• Intensity. We vary in the extent to which we use our energy in expressing our emotions. One person can be loaded with strong responses to whatever they encounter. Another person can respond far more placidly, with arousal being far less dramatic and much quieter. This tendency to react to one’s world with strong or far more limited responsiveness can, of course, be affected by our lives. According to Sylvan Tomkins, novelty, complexity and duration of information are the qualities that drive emotional responses. We can train ourselves to manipulate those qualities and thus tone it down, perhaps with the help of meditation or therapy, or we can learn to dial intensity up, especially when our past experiences have exposed us to encounters that signal danger or opportunity.
  • CadreLuxe/Pixabay
    Source: CadreLuxe/Pixabay
    Mood. Our baseline disposition is independent of intensity. Some people are cheerful and others are more serious. Many positive people are just born that way, just as others are naturally more restrained. The explosive field of Positive Psychology has shown us the utility of a positive approach to life and given us many ways to reinforce and expand it. At the same time, a less enthusiastic person may be reflecting a genetic heritage or cultural legacy. Can you withhold judgments of another person based on quality of mood and, instead, explore these responses more deeply?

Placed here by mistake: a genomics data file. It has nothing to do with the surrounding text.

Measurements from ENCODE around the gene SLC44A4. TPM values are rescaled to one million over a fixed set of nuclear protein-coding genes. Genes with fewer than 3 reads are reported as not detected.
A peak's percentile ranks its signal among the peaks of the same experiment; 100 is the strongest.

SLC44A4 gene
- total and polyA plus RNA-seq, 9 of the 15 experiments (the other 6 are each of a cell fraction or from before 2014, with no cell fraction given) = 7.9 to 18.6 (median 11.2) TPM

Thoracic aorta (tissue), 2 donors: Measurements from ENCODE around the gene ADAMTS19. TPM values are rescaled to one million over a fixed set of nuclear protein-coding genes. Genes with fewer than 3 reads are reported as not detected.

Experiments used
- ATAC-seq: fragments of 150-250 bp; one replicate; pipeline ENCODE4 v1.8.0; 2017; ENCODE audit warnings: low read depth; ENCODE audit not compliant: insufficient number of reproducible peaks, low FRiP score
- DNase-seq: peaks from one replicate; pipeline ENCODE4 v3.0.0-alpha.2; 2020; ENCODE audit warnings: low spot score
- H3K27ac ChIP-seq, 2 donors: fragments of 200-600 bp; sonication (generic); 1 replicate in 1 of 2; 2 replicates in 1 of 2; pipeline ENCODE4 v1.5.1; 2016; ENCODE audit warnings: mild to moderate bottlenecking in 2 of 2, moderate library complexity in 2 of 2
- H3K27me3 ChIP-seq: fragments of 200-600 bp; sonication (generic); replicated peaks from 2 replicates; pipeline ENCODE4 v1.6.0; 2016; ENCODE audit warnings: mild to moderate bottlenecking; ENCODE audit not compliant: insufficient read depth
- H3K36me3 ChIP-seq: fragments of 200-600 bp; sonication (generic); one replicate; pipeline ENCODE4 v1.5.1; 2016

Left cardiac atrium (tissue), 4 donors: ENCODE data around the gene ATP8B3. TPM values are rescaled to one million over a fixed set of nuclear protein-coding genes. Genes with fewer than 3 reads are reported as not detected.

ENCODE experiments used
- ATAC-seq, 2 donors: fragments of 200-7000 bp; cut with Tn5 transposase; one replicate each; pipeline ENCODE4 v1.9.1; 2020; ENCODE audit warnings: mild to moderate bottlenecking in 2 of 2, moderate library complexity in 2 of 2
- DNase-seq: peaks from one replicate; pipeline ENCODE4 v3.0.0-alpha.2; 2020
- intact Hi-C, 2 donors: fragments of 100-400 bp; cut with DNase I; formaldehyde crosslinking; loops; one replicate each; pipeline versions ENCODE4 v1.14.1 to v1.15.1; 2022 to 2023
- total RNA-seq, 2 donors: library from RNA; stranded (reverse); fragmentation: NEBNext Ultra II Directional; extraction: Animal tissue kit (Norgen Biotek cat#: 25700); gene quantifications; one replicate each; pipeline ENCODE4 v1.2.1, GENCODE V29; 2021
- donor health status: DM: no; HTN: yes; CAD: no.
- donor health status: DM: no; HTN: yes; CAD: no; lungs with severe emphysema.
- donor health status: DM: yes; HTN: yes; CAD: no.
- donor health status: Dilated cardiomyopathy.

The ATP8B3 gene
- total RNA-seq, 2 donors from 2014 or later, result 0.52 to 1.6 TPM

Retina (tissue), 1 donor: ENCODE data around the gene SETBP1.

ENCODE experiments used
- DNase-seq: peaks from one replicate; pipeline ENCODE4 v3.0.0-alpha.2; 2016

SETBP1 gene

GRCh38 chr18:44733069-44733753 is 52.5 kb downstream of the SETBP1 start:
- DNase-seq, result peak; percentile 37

• Rhythmicity. Some people are born with their biological clocks set to timers. Sensitive to their own circadian rhythms, they feel needs like those for sleep and nourishment at regular intervals. Others are far more flexible in meeting the demands of their biological cravings. Knowing your own style and that of a loved one can be very useful, especially when in a new situation, such as traveling. Indeed, the importance of maintaining regular times for meals and sleep and even of following a predictable schedule, can be the key to successfully sharing any experiences with a person who has a high level of rhythmicity. On the other hand, people like the now legendary Ruth Bader Ginsburg, can successfully follow irregular eating and sleeping patterns, overriding biological cues in order to pursue goals. In a couple, a person with a high need for rhythmicity and a partner whose cyclical needs are less demanding each do well to appreciate and honor the style of the other.